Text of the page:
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Central Neuropathic Pain: Multiple Sclerosis-Related Headaches

  • Robert Charlson
  • Ilya KisterEmail author
  • Richard Lipton
Chapter
  • 1.6k Downloads
Part of the Headache book series (HEAD)

Abstract

A 32-year-old man presents to his neurologist with a history of new-onset right-sided occipital head and neck pain. His medical history is significant for clinically isolated syndrome, anxiety, and frequent migraine headaches since his early twenties. His migraine headaches occur about three times per month and are heralded by typical visual aura half the time. The pain is unilateral usually on the left, pulsatile, and severe. Headaches are associated with prominent nausea and sensitivity to light. Three years ago, he had an episode of right leg weakness, blurry vision in his left eye, difficulty with depth perception, and pain on lateral eye movements that lasted several weeks. On the basis of his symptoms, neurologic deficits, and imaging, clinically isolated syndrome was suspected at the time and he received a course of IV Solu-Medrol with resolution of his symptoms.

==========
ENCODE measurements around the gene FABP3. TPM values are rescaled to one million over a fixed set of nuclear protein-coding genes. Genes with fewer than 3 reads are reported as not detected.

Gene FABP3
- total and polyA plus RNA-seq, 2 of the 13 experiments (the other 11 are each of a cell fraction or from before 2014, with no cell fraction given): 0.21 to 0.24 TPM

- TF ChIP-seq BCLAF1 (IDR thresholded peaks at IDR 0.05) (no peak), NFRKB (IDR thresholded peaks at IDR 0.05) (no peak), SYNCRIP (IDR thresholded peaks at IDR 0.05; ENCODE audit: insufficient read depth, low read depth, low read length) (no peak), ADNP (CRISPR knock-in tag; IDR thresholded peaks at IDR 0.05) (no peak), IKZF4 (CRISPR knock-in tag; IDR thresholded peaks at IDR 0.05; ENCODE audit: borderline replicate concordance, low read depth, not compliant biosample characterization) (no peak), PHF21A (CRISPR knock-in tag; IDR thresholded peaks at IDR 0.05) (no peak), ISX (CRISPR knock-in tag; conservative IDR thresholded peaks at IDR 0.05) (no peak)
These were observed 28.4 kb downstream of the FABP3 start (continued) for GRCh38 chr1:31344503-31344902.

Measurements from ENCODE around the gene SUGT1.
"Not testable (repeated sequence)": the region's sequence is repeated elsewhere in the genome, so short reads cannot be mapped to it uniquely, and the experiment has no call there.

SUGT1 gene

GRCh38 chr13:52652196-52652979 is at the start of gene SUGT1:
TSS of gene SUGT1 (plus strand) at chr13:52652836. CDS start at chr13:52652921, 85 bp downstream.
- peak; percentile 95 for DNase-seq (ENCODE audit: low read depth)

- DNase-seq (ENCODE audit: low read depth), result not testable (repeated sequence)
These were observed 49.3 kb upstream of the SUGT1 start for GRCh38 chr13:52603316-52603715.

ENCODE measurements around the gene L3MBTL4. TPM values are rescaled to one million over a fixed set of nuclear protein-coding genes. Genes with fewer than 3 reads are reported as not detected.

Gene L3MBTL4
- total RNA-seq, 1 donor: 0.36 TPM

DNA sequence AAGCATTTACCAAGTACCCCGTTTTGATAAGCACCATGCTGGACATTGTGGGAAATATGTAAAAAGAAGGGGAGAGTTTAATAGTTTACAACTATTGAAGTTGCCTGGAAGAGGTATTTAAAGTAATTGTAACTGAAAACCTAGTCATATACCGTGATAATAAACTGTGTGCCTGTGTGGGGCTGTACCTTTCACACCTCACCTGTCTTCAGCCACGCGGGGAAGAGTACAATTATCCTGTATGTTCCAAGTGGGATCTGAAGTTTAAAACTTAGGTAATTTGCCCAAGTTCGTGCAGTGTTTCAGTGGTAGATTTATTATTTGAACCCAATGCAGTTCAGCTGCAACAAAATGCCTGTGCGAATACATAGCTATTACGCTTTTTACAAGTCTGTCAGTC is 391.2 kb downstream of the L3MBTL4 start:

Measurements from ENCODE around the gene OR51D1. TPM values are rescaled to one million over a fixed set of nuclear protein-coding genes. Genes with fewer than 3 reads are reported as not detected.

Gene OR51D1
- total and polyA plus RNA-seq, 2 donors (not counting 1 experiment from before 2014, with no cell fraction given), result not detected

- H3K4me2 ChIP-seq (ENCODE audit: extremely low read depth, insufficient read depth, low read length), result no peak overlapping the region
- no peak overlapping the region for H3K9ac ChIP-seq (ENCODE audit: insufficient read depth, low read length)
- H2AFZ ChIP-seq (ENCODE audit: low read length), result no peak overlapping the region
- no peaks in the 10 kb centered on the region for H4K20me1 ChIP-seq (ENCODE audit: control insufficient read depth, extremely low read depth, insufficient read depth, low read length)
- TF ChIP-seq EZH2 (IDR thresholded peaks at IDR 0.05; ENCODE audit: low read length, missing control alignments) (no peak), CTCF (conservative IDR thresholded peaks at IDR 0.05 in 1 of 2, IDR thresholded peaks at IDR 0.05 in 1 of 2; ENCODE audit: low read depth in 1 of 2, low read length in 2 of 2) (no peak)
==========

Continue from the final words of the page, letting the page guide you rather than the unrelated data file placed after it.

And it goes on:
Keywords

Multiple Sclerosis Multiple Sclerosis Patient Trigeminal Neuralgia Migraine With Aura Trigeminal Nucleus Caudalis 
These keywords were added by machine and not by the authors. This process is experimental and the keywords may be updated as the learning algorithm improves.

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Copyright information

© Springer International Publishing Switzerland 2015

Authors and Affiliations

  1. 1.Department of NeurologyAlbert Einstein College of MedicineBronxUSA
  2. 2.Department of Neurology, Multiple Sclerosis CenterNew York University School of MedicineNew YorkUSA

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